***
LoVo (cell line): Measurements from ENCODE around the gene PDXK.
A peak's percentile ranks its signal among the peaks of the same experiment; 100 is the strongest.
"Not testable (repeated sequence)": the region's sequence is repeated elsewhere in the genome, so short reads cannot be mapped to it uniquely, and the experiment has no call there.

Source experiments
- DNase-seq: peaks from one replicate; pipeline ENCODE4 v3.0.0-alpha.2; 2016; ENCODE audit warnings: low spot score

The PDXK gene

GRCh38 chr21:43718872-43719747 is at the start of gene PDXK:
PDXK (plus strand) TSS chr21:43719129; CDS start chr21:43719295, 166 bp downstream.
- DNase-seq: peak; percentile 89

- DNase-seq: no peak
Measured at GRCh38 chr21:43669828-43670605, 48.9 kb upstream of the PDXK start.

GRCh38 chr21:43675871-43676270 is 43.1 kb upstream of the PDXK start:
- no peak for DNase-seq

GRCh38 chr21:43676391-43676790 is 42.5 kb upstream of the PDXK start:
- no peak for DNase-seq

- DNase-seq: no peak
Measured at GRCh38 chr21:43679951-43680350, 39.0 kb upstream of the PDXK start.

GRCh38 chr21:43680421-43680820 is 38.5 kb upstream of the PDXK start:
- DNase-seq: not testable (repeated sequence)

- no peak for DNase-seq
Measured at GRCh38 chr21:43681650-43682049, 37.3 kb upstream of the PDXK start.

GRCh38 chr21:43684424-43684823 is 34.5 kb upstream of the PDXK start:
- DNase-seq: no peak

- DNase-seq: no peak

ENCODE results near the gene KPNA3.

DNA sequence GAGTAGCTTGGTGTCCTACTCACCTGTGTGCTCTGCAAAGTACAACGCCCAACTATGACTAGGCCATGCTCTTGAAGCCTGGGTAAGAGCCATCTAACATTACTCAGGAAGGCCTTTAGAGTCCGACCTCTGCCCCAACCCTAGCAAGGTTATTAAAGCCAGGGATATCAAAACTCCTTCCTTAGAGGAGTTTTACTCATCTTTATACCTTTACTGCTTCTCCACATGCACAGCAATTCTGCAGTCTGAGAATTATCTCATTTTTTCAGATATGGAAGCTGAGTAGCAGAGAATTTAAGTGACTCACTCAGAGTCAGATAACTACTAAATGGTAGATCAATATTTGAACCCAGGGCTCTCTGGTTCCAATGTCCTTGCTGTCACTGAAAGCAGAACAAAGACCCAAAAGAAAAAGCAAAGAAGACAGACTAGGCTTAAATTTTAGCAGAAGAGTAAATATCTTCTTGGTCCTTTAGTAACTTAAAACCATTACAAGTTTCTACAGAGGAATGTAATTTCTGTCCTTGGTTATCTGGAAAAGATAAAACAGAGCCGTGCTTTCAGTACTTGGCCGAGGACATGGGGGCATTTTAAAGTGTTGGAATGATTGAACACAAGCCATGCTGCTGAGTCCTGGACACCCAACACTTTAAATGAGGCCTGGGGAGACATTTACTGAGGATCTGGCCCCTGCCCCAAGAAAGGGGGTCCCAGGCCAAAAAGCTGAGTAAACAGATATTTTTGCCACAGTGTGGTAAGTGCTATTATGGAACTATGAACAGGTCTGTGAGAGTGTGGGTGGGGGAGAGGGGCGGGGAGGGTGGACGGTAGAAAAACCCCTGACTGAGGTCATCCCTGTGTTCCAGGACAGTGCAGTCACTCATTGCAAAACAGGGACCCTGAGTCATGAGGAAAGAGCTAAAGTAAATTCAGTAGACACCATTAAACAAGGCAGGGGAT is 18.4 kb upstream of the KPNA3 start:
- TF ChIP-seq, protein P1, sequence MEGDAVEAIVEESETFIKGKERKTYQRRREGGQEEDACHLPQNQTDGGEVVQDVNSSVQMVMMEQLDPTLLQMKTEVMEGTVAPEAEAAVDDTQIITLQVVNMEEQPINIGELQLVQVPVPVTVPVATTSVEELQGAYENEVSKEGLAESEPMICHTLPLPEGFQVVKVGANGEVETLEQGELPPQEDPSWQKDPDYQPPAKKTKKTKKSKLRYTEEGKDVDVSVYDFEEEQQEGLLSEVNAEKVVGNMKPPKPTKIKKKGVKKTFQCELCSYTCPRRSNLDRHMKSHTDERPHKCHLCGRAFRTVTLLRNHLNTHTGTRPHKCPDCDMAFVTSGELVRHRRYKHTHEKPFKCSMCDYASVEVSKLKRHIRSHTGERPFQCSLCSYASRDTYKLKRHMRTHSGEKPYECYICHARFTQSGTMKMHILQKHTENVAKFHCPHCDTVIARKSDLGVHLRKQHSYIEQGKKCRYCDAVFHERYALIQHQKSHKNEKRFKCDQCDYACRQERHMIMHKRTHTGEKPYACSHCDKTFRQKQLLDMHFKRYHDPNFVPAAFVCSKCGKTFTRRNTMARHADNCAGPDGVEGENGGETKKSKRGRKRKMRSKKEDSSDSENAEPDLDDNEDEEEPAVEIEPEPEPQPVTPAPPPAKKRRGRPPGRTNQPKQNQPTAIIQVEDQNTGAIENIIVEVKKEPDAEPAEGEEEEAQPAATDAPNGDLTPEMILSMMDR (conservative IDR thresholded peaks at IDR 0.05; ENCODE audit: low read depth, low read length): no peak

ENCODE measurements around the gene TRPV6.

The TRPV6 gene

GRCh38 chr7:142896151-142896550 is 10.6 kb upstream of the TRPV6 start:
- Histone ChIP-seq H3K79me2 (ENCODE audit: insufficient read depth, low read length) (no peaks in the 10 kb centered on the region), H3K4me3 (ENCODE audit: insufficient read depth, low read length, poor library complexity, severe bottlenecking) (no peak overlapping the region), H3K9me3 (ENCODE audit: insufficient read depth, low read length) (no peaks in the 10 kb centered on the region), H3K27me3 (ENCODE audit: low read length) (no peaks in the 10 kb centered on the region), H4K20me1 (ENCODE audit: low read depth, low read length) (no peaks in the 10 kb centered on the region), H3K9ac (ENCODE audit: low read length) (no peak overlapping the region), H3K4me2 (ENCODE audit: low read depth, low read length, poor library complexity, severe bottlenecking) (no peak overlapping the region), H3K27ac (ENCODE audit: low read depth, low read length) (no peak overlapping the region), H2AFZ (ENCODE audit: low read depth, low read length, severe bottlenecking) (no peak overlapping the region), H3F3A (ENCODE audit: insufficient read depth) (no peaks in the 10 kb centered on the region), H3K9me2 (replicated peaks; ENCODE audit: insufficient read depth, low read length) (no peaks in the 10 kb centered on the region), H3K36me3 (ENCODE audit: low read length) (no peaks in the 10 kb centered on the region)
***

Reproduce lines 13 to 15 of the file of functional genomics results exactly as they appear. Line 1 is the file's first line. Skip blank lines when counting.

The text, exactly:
- no peak for DNase-seq

GRCh38 chr21:43676391-43676790 is 42.5 kb upstream of the PDXK start:
- no peak for DNase-seq